Success – it’s a Numbers Game

Think of a goal you have … but you’re no way close to achieving. Chances are, reaching success in that goal feels a little / a lot daunting.

I can relate.

My new novel might now be out now but in a way, the real work has only just begun. I feel so passionately about the issues in Don’t Stop Thinking About Tomorrow – the refugee crisis, racism, mental health and how to triumph over adversity – that I’m determined to do everything I can to ensure its success. And by success I mean getting the book into the hands of people who might benefit from the story and helping provide a platform for people and organisations working in these areas.

But this can feel hugely overwhelming.

The book that I return to time and time again in situations like these is Jack Canfield’s How to Get From Where You Are to Where You Want to Be.

In the book, Canfield shares his 25 principles for success. My favourite is Principle 20: Practise the Rule of 5. This is what Canfield did when he published his first Chicken Soup for the Soul book, which ultimately went on to sell millions.

The principle is so simple, and based on a piece of advice Canfield was given by Ron Scolastico, who told him: ‘If you would go every day to a very large tree and take five swings at it with a very sharp axe, eventually, no matter how large the tree, it would have to come down.’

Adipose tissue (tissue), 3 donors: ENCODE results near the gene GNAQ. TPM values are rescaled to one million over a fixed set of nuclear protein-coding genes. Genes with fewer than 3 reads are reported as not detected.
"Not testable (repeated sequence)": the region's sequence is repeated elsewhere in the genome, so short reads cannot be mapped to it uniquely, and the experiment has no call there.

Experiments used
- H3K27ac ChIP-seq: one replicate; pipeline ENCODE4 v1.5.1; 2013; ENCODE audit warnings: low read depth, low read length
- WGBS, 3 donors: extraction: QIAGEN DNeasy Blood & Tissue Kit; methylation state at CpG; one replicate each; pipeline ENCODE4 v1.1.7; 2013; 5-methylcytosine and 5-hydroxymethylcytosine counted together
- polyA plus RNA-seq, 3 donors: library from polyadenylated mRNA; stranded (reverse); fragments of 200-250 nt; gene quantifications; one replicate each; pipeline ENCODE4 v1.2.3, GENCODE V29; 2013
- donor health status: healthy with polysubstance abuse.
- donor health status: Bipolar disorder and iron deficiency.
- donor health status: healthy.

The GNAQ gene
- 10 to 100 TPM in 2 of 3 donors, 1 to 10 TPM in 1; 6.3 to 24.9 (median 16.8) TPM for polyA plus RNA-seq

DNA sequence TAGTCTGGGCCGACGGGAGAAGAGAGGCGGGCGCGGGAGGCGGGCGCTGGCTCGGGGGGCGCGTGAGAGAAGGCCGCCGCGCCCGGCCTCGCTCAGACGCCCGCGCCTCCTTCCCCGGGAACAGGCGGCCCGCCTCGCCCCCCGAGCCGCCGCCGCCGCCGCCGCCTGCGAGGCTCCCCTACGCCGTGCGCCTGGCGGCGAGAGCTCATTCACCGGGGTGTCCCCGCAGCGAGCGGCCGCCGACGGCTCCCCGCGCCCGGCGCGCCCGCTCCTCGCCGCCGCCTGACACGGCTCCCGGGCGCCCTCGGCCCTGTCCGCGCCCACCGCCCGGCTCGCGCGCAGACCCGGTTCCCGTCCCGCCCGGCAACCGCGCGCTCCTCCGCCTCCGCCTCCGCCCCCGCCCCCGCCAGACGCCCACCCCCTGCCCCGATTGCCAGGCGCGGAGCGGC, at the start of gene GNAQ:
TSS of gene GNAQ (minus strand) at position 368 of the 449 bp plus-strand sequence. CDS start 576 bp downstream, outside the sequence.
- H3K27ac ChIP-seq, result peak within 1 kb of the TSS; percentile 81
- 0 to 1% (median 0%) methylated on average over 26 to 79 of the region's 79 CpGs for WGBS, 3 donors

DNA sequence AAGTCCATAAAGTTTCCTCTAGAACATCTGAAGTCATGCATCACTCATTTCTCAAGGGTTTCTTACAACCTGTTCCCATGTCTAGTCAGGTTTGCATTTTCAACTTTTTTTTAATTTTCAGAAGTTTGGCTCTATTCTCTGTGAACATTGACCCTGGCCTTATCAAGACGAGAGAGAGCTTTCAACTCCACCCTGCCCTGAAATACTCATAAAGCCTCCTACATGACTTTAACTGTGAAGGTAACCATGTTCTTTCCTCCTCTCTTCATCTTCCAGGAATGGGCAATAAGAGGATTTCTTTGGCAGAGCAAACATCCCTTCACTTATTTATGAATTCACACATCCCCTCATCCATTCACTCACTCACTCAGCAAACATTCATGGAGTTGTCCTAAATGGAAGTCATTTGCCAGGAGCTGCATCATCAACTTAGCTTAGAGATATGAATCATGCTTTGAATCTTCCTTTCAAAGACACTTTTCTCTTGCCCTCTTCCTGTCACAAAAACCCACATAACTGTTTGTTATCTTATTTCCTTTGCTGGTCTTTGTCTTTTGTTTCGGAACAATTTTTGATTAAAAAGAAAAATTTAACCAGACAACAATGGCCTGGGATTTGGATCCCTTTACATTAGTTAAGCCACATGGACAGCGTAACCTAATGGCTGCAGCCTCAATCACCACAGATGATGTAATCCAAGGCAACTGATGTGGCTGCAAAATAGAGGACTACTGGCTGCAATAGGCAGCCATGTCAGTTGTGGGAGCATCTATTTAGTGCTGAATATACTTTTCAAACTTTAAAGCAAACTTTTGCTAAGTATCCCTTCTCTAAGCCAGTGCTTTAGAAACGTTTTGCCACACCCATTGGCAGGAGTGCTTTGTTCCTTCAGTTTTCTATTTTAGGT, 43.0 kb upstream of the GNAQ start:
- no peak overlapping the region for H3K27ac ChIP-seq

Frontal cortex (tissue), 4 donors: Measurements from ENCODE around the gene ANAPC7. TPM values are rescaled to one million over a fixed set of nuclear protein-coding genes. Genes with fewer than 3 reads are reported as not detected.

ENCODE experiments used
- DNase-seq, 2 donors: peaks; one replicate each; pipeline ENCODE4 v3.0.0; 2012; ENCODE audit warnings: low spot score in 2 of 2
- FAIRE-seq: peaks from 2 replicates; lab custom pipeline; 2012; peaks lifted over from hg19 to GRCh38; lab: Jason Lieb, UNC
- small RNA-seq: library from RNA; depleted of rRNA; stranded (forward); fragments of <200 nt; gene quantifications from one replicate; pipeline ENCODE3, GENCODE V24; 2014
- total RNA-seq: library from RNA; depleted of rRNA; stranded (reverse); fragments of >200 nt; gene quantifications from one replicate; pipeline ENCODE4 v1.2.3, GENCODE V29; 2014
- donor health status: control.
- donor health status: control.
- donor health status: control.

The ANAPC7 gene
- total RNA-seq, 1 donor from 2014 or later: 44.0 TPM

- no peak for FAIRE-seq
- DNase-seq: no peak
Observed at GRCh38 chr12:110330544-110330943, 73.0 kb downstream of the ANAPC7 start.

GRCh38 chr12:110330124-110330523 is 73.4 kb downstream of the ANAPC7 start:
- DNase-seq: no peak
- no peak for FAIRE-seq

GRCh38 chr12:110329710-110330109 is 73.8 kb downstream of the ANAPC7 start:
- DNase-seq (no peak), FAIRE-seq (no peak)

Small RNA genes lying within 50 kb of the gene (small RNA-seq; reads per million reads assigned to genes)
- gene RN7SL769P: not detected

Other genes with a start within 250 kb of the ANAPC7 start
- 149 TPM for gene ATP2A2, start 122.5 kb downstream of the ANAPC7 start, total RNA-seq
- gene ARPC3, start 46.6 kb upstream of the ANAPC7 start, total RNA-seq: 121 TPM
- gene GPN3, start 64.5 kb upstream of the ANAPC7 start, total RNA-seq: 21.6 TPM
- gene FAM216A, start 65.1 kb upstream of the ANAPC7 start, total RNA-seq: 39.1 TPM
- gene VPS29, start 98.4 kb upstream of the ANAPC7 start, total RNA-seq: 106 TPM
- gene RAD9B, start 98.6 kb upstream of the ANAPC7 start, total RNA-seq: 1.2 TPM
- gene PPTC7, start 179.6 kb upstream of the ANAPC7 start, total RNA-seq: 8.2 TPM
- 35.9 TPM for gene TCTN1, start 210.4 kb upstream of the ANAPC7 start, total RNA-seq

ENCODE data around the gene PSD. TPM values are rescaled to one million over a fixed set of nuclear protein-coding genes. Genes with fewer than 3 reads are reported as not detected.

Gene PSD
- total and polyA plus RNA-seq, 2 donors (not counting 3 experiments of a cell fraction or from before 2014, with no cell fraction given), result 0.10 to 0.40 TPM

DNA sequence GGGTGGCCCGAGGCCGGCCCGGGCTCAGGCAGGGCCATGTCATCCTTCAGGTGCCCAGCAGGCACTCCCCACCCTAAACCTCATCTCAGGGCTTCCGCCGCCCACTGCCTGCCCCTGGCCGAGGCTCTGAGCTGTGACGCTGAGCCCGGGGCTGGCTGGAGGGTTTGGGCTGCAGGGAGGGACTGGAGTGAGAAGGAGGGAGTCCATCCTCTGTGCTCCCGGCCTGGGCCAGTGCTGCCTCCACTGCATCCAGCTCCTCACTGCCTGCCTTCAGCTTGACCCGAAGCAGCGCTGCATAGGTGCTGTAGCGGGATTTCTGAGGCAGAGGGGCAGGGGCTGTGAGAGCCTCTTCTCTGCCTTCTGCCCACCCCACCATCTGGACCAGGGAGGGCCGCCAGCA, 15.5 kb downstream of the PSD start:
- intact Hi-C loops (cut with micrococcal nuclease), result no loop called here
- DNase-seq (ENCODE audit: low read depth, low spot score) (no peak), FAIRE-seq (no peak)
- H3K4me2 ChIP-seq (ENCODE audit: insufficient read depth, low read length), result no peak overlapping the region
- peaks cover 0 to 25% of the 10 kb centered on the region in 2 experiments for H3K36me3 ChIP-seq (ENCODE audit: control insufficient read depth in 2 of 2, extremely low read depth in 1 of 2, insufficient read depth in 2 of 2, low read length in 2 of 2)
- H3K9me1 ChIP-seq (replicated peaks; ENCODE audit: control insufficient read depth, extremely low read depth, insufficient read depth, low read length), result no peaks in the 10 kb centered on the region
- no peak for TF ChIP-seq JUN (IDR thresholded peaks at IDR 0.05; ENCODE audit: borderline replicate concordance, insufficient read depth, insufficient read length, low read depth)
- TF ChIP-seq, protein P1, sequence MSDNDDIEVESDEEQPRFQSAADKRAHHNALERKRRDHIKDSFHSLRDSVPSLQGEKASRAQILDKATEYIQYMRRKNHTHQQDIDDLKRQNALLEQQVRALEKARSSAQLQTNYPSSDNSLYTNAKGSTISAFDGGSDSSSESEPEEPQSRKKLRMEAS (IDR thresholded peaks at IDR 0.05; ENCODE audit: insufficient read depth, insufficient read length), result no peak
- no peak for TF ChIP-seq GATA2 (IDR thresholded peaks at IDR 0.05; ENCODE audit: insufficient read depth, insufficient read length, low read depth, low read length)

The Rule of 5 simply involves doing 5 things every day to move your goal closer to completion.

Of course, not every thing you do will lead to success but success is a numbers game. The more things you do towards achieving your goal, the more you increase your chances of reaching it.

The first time I practised the Rule of 5, I can remember writing a list of things to do on an A4 page. There were about 30 ideas on that page and many of them came to nothing. But several of them paid off hugely –  like landing a weekly newspaper column, which I ended up writing for two years.

Another great thing about the Rule of 5 is that it isn’t too daunting to do on a daily basis but soon builds momentum. Even if you only do one or two things a day towards achieving your goal, over time, that will really add up.

Today I sent copies of Don’t Stop Thinking About Tomorrow to 3 reviewers, I contacted a refugee charity to see if I could use the book to raise awareness for the work they’re doing and I wrote a press release.

What 5 things could you do today to help move your goal closer to completion…?


Don’t Stop Thinking About Tomorrow is out now.

‘It leaves you inspired to help make the world a better place. A must read for everyone.’

‘It will break your heart, then put it back together again, stronger and full of love.’

Find out more here.

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